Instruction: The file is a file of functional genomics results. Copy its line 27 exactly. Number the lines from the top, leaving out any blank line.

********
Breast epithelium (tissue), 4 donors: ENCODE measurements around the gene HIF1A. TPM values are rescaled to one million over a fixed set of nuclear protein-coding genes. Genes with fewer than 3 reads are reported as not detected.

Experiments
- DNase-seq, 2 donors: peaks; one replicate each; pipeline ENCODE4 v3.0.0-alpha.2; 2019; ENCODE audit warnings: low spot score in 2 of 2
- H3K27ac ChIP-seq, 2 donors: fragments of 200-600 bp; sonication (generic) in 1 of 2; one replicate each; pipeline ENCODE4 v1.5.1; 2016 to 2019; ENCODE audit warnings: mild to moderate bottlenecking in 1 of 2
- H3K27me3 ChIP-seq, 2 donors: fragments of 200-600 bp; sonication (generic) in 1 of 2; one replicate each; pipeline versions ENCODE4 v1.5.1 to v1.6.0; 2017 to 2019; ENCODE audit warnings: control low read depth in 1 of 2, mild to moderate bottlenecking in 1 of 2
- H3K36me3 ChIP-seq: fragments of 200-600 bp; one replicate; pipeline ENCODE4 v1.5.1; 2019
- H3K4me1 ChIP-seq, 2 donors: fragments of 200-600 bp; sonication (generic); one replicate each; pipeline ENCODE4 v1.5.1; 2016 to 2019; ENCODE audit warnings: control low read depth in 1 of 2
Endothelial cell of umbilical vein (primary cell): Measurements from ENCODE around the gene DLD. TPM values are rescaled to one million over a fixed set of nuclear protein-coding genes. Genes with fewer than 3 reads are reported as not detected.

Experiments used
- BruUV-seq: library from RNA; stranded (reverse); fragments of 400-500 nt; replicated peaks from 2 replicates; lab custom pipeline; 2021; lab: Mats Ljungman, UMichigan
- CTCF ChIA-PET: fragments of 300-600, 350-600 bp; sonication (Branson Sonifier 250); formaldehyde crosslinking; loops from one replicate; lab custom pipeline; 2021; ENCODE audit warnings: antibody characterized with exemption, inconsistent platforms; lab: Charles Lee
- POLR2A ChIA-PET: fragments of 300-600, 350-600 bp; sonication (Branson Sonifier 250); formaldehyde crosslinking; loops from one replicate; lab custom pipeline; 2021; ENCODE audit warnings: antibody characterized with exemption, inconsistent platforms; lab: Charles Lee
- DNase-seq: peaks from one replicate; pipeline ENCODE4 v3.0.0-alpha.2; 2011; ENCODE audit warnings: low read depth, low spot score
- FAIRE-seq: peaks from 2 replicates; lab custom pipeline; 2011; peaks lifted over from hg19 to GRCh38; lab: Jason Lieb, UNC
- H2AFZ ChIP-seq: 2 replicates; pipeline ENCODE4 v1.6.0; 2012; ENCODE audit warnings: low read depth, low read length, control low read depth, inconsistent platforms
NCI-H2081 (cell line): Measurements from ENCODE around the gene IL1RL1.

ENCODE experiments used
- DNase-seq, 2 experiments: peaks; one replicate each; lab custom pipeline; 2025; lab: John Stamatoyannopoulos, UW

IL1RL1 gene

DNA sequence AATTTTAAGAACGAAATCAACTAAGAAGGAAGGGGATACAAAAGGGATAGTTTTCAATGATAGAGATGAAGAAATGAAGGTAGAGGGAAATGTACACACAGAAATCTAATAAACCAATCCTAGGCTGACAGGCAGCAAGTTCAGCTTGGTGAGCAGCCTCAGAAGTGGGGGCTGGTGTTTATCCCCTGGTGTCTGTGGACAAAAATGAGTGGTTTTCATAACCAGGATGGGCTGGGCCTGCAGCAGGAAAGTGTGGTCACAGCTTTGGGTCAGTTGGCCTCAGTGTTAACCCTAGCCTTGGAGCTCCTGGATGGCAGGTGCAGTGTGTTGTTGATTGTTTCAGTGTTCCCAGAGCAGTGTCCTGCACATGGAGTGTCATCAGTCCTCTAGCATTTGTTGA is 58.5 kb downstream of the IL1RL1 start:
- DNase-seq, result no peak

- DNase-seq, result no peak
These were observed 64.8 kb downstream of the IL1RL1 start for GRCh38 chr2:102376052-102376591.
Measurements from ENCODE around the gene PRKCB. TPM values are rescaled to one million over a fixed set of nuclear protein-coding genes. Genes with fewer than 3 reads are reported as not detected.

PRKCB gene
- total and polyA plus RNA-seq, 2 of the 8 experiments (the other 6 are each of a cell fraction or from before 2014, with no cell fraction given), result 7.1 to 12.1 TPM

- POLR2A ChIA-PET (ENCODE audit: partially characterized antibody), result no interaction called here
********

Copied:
- POLR2A ChIA-PET (ENCODE audit: partially characterized antibody), result no interaction called here